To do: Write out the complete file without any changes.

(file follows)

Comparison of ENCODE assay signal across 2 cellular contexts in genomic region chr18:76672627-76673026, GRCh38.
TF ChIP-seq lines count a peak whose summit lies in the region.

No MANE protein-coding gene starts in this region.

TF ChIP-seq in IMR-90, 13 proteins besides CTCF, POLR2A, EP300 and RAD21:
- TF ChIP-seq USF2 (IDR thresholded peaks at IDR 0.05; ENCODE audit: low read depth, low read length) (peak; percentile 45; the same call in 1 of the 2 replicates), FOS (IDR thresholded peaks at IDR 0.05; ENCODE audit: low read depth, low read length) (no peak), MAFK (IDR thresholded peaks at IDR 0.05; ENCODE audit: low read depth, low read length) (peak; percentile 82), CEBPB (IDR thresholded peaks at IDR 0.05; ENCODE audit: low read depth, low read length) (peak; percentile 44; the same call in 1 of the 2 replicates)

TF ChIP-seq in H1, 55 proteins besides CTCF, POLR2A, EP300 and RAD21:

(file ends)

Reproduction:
Comparison of ENCODE assay signal across 2 cellular contexts in genomic region chr18:76672627-76673026, GRCh38.
TF ChIP-seq lines count a peak whose summit lies in the region.

No MANE protein-coding gene starts in this region.

TF ChIP-seq in IMR-90, 13 proteins besides CTCF, POLR2A, EP300 and RAD21:
- TF ChIP-seq USF2 (IDR thresholded peaks at IDR 0.05; ENCODE audit: low read depth, low read length) (peak; percentile 45; the same call in 1 of the 2 replicates), FOS (IDR thresholded peaks at IDR 0.05; ENCODE audit: low read depth, low read length) (no peak), MAFK (IDR thresholded peaks at IDR 0.05; ENCODE audit: low read depth, low read length) (peak; percentile 82), CEBPB (IDR thresholded peaks at IDR 0.05; ENCODE audit: low read depth, low read length) (peak; percentile 44; the same call in 1 of the 2 replicates)

TF ChIP-seq in H1, 55 proteins besides CTCF, POLR2A, EP300 and RAD21: